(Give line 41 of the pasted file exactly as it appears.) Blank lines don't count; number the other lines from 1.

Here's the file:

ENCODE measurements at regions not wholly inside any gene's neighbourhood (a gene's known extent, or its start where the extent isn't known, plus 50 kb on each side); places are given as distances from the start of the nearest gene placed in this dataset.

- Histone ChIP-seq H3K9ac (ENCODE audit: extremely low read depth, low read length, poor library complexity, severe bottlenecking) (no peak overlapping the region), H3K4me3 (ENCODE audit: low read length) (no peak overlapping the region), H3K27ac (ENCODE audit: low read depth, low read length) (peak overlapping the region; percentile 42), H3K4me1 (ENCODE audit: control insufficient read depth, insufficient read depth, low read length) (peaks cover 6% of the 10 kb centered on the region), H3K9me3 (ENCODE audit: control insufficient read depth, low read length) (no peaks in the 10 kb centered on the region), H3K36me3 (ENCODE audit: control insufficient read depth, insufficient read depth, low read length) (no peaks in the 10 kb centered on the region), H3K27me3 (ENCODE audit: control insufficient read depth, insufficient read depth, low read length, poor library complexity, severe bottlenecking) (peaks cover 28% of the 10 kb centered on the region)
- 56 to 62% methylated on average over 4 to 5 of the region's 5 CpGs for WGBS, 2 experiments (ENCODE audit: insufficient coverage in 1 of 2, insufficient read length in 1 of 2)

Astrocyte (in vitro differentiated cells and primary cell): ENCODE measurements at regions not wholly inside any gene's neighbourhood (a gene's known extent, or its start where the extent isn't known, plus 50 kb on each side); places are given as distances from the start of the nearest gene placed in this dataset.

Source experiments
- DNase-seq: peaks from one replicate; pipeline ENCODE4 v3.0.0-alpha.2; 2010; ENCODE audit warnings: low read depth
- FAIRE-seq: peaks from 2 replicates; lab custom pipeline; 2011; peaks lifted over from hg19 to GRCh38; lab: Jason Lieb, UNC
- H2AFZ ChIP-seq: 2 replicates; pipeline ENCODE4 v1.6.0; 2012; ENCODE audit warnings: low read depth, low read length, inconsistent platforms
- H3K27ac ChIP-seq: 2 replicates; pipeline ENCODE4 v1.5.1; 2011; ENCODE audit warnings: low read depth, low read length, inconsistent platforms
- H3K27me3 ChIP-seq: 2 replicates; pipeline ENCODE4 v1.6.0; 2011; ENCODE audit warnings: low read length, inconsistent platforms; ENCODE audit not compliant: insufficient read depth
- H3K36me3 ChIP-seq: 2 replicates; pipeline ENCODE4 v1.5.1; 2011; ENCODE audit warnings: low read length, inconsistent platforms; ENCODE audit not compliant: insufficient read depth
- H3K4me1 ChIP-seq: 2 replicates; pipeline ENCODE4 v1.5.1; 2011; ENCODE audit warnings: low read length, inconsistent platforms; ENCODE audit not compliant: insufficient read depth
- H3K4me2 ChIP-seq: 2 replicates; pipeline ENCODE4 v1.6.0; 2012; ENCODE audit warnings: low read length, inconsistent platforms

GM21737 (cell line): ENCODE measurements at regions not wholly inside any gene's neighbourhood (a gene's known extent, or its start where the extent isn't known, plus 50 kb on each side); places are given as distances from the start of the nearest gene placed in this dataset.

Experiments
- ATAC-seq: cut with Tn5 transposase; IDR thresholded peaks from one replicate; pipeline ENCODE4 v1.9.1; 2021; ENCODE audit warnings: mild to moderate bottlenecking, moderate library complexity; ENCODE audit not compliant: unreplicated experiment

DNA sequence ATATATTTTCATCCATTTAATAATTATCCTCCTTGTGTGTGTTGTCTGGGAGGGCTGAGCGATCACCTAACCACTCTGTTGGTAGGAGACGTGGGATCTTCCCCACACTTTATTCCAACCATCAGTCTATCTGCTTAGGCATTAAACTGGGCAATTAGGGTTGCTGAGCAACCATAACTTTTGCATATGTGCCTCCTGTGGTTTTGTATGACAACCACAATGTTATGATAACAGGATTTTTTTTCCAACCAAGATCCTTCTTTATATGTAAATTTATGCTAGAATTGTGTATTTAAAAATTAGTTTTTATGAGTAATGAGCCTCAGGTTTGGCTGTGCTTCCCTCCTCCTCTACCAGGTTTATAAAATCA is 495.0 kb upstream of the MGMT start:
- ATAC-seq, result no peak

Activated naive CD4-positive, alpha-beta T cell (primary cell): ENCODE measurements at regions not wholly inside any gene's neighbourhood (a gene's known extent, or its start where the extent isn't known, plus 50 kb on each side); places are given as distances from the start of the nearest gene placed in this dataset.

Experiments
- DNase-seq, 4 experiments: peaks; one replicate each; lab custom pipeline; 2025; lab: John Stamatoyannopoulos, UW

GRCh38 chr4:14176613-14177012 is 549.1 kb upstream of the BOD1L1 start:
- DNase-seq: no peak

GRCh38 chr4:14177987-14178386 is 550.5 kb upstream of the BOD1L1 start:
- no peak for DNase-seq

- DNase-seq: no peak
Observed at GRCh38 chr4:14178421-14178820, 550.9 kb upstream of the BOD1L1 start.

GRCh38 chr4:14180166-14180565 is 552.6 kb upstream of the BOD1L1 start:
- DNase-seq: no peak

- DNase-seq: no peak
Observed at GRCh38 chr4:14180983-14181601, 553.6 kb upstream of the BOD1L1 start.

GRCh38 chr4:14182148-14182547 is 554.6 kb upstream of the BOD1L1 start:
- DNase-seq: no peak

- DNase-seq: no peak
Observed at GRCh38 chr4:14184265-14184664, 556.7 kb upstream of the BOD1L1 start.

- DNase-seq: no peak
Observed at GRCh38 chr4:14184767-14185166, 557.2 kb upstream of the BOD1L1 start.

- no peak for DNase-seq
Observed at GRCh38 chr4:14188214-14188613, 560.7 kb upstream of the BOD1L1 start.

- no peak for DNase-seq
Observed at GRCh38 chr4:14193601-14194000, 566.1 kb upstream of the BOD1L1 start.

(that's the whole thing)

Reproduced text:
Observed at GRCh38 chr4:14193601-14194000, 566.1 kb upstream of the BOD1L1 start.